[0083]In the present embodiment illustrated in FIG.13, top flap 96b of the bottom layer at hole 122, the bottom flap of the top layer at hole 124, and the top flap of the top layer at hole 136 are all free to slide up and down supporting pole 121 so that floodwall 138 increases in height vertically as the bags in each layer are filled with water. A floodwall similar to floodwall 138 may also be formed by attaching flood bags 131, 132, 133, and 134 to an existing chain-link fence or another existing structure, such as, but not limited to a wooden fence or a wall. In this example flap 97b is secured to the bottom of the structure and the upper flap, 96b, is attached to the structure after all bags are filled with water, expanding the floodwall to its full height. The flaps may be secured to the structure with various means such as, but not limited to being tied with ropes or twine, plastic zip-ties, clips, or nails. FIG. 13 illustrates a basic advantage of this flood bag design over alternative approaches using "external frameworks" or "A-frame" structures. External framework approaches generally cannot be stacked in any manner so the floodwalls they create are of a fixed height that cannot be increased by any means.

[0084]FIG. 14 is a top-view of an exemplary floodwall plan showing how a floodwall can be created from four separate lengths 141, 142, 143 and 144 of flood bags to protect structures 145 and 146, in accordance with an embodiment of the present invention. Each section of flood bags is wrapped around two supporting poles 148 and doubled back on itself to create a wall four cells thick. The floodwall can easily curve around a ground obstacle 147. As with the embodiment shown by way of example in FIG. 13 the floodwalls may be laid on a ground cloth of a continuous sheet of polyethylene or other impermeable material that wraps up the flood-side of the floodwall to both minimize punctures to the flood bags and prevent seepage through the floodwall.

[0085]FIG. 15 is a top-view of an exemplary floodwall plan showing how a floodwall can also be created from two separate lengths of flood bags 151 and 152 to protect structures 145 and 146, in accordance with an embodiment of the present invention. As was illustrated by way of example in FIG. 14, the floodwall can easily curve around ground obstacle 147. Each length of flood bags 151 and 152 is laid alongside a series of supporting poles 148 creating a floodwall four cells thick. As with the embodiments shown by way of example in FIG. 13 and FIG. 14 the floodwall may be laid on a ground cloth of an impermeable material such as, but not limited to, a continuous sheet of polyethylene that wraps up the flood-side of the floodwall to both minimize punctures to the flood bags and prevent seepage through the floodwall.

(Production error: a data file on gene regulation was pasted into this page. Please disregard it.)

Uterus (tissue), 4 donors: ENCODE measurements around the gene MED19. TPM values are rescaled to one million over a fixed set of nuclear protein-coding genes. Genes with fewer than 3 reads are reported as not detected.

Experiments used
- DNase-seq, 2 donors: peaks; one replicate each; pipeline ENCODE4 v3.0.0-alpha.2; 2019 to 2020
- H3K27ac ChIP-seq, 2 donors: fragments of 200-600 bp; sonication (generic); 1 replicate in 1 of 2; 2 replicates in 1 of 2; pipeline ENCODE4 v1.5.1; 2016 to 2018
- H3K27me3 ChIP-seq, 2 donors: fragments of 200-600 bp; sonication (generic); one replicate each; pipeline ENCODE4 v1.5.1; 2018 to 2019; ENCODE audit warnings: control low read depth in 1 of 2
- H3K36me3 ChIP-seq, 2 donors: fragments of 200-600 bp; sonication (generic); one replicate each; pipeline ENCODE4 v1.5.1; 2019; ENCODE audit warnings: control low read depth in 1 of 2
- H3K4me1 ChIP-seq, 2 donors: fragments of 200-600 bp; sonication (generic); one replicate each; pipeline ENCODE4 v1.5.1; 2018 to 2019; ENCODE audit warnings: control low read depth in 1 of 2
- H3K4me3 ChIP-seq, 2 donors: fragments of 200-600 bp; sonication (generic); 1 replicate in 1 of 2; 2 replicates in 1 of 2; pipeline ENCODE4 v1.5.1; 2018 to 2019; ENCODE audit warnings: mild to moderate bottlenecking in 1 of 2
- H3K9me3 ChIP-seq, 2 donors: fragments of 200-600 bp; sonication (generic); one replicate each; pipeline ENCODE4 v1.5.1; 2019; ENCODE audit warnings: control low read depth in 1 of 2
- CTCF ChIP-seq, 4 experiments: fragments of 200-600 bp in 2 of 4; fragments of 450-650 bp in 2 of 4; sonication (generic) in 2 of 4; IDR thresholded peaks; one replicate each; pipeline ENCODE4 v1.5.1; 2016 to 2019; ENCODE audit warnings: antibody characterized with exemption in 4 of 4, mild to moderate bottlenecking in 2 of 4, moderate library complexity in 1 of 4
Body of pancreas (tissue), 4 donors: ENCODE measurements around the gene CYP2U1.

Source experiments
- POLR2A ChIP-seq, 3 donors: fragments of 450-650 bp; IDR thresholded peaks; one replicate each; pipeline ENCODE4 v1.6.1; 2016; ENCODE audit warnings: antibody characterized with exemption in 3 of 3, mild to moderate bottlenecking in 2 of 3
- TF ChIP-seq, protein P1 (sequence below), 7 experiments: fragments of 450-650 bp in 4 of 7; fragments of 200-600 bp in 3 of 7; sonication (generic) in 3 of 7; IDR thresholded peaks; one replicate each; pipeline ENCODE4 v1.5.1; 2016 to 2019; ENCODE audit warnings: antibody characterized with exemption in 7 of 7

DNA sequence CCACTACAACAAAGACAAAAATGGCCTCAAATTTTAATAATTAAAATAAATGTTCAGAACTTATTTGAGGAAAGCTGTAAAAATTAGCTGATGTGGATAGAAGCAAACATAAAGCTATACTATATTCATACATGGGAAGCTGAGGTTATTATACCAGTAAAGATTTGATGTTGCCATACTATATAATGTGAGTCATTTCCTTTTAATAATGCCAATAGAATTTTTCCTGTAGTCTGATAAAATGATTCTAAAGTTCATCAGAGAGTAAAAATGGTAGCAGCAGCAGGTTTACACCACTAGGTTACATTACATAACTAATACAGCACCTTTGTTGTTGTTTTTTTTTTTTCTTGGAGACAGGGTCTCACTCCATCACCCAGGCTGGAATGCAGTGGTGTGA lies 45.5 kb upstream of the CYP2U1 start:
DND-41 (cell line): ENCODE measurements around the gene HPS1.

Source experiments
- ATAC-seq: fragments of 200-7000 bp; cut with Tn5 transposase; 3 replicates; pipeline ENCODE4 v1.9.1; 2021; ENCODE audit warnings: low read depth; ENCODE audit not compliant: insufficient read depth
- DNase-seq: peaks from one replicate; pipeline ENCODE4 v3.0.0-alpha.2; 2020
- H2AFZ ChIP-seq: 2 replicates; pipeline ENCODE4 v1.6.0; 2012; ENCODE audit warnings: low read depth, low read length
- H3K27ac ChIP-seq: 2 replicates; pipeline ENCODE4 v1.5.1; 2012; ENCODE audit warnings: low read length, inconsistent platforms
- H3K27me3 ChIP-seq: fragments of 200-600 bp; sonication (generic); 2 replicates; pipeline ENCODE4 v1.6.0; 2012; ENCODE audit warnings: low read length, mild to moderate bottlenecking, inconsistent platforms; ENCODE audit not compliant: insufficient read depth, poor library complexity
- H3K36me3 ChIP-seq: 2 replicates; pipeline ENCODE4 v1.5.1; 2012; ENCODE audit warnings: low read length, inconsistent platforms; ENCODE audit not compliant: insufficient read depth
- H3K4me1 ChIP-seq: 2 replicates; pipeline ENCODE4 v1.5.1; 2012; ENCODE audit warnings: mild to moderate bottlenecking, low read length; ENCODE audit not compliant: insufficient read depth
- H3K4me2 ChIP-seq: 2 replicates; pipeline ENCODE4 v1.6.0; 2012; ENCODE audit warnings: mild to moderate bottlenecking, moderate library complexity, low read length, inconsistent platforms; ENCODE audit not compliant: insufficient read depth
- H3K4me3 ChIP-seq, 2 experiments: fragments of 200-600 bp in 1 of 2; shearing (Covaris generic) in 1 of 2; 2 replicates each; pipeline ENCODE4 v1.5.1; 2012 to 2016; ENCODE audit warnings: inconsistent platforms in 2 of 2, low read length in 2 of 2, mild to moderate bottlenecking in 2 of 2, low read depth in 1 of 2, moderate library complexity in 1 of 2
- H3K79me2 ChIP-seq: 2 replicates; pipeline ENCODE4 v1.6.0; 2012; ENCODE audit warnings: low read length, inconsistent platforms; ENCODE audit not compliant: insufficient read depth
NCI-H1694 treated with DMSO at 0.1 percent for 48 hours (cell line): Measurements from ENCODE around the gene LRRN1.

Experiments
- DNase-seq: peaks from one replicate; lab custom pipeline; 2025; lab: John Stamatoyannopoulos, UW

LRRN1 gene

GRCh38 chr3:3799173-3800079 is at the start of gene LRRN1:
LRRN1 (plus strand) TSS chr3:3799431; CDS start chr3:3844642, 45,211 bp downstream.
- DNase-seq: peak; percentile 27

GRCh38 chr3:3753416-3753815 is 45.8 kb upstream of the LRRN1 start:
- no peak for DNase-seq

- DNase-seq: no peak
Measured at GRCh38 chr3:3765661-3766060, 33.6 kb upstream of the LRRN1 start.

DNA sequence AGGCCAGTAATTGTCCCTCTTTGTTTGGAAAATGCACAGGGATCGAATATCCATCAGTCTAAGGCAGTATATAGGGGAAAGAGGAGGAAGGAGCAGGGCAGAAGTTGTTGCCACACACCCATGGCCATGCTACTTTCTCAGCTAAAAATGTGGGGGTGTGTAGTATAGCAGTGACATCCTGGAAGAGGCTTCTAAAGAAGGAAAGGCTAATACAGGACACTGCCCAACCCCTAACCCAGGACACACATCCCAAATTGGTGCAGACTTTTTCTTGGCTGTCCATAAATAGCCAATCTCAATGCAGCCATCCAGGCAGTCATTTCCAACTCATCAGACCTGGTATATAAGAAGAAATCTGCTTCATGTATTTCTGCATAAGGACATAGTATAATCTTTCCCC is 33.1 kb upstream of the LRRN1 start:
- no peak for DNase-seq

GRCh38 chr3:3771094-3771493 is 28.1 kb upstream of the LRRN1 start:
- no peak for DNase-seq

[0086]FIG. 14 and FIG. 15 illustrate two basic advantages of the flood bag design over prior art using inflated "tubes" or "pontoons". In these figures the floodwall is easily built to curve around ground obstacle 147. The "tube" or "pontoon" approaches require positive water pressure to attain and maintain vertical height. As a result, the pontoons become rigid, forming straight-line structures that cannot be easily curved around ground obstacles as shown in these figures. Further, if there is any puncture in any tube or pontoon at any place, the entire structure may fail. In contrast a floodwall composed of flood bags as illustrated here can be erected in any shape, and a puncture of any one cell has little or no effect on the integrity of the entire structure.

[0087]FIG. 16 is a top-view of an exemplary flood wall plan showing how a floodwall 161 constructed as shown by way of example in FIG. 13 can be created using support poles 148 on the inside of floodwall 161 to completely surround a structure 145, in accordance with an embodiment of the present invention. Floodwall 161 is comprised of a length of flood bags 163, two cells thick; however, two or more lengths of flood bags may be laid to create a thicker wall. As with prior figures floodwall 161 may be laid on a ground cloth made of an impermeable material, for example, without limitation, a continuous sheet of polyethylene that wraps up the flood-side of floodwall 161 to both minimize punctures to the flood bags and prevent seepage through floodwall 161. If structure 145 is surrounded by an existing chain link fence, floodwall 161 can be quickly formed around the outside of the fence by simply attaching the layers of flood bags to the existing fence with means such as, but not limited to, rope, twine, zip-ties, or twist ties in the manner shown by way of example in FIG. 13.

[0088]FIG. 17 is a top-view of an exemplary floodwall plan showing how a floodwall 171 constructed as shown by way of example in FIG. 13 can be created using support poles 148 around the outside of floodwall 171 to temporarily contain a body of water, in accordance with an embodiment of the present invention. This method is possibly useful for agricultural purposes such as, but not limited to, irrigation around trees in orchards or as a holding pond for irrigation water. As with the example shown in FIG. 16 a wall of only one length of flood bags, two cells thick, is illustrated however two or more lengths of flood bags may be laid to create a thicker wall. The bottom of the structure may be lined with an impermeable material such as, but not limited to, polyethylene sheeting to form a temporary storage tank.